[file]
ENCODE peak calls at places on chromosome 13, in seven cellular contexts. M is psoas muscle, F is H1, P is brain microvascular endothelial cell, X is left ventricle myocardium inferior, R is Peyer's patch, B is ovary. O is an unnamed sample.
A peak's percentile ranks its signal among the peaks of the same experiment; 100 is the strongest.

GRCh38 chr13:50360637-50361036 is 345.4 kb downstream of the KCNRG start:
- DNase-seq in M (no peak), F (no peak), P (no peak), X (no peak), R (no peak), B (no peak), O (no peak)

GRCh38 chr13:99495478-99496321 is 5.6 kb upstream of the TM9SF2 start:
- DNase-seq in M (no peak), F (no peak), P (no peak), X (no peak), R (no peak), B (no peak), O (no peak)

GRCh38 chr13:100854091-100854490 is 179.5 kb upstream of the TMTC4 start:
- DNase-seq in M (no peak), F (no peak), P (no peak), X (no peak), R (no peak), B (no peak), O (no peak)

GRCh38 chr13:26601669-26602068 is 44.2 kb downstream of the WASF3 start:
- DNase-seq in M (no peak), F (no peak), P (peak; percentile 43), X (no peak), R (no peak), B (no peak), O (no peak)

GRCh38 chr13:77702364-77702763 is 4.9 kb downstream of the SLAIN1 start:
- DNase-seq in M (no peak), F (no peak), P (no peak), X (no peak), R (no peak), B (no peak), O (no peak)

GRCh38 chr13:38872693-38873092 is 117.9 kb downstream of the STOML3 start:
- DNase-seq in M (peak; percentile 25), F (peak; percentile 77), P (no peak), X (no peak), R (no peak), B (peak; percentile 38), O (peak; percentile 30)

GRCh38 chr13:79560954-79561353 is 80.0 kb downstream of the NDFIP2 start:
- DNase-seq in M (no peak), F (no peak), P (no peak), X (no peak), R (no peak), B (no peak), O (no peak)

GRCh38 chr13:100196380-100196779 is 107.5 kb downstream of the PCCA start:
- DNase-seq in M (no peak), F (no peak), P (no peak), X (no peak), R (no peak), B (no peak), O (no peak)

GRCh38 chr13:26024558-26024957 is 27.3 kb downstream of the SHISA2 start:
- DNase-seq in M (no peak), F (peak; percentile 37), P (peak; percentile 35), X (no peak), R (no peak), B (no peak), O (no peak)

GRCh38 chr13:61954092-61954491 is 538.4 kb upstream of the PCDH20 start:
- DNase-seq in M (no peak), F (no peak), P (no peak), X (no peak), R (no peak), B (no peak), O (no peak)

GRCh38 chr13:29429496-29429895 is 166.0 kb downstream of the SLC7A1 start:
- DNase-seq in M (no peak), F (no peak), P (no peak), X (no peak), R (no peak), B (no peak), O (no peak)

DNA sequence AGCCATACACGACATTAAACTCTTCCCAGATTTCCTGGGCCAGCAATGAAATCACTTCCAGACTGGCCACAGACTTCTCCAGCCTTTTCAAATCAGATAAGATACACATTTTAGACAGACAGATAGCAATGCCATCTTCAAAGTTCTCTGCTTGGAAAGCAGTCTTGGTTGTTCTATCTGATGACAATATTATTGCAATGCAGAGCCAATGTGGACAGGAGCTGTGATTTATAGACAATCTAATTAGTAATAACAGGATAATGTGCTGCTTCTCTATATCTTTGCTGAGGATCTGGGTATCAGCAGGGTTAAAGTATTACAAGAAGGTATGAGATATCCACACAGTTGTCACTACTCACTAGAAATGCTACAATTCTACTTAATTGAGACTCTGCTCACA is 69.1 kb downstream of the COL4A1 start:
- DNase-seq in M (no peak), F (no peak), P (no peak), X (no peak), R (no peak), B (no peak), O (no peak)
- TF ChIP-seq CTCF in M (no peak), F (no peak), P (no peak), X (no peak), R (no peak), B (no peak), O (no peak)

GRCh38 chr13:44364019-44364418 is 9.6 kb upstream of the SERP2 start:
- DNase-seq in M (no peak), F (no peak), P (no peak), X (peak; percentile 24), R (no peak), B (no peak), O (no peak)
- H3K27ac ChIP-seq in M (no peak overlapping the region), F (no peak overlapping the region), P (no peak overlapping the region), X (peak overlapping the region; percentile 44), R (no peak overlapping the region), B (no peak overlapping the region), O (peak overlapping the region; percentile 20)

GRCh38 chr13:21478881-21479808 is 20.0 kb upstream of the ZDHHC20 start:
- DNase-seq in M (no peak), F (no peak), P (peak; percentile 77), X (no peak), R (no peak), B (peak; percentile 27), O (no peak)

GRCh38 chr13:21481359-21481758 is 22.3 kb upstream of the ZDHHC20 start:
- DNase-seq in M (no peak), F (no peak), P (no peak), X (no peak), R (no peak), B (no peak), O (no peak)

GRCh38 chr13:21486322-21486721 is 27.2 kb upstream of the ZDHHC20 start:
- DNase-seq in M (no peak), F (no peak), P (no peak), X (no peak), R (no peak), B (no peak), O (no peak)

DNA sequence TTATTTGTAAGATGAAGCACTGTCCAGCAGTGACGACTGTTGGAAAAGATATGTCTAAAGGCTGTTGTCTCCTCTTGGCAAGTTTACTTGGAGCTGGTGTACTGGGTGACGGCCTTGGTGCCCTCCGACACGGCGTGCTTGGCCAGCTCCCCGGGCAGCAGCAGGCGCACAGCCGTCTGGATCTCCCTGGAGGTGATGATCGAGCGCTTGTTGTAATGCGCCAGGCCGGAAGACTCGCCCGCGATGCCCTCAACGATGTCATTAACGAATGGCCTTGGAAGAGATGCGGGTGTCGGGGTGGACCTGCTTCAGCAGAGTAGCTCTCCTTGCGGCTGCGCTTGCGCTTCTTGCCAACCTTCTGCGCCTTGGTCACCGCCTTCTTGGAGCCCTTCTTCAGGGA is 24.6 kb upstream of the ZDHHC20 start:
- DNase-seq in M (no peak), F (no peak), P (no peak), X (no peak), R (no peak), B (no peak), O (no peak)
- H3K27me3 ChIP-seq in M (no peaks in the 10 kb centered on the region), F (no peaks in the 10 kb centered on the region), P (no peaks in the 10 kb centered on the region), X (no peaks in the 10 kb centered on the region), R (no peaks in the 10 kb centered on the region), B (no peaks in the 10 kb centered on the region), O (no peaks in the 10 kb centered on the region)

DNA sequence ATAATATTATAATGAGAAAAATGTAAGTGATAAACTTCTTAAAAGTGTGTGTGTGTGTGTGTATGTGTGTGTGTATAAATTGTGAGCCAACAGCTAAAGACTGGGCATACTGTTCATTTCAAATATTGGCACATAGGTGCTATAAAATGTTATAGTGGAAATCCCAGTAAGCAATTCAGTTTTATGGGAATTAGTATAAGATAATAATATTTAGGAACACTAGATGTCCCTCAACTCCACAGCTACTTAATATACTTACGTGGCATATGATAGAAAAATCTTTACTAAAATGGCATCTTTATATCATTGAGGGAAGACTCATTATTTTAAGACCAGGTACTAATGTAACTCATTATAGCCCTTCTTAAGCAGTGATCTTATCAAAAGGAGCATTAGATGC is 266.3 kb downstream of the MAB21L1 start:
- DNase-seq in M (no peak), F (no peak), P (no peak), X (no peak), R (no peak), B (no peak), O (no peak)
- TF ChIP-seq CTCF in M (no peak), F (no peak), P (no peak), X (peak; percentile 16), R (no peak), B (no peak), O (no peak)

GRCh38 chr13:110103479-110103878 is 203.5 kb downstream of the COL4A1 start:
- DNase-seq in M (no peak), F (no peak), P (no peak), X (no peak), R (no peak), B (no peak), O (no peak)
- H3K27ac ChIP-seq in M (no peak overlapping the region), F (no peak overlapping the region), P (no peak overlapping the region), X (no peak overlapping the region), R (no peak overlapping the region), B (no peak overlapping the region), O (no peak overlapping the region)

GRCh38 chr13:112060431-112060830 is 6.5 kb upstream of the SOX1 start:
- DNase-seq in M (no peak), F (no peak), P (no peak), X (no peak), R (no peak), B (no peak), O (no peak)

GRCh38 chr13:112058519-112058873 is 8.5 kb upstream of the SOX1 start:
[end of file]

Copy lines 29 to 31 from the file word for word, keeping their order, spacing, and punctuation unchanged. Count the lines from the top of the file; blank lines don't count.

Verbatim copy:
- DNase-seq in M (no peak), F (no peak), P (no peak), X (peak; percentile 24), R (no peak), B (no peak), O (no peak)
- H3K27ac ChIP-seq in M (no peak overlapping the region), F (no peak overlapping the region), P (no peak overlapping the region), X (peak overlapping the region; percentile 44), R (no peak overlapping the region), B (no peak overlapping the region), O (peak overlapping the region; percentile 20)

GRCh38 chr13:21478881-21479808 is 20.0 kb upstream of the ZDHHC20 start: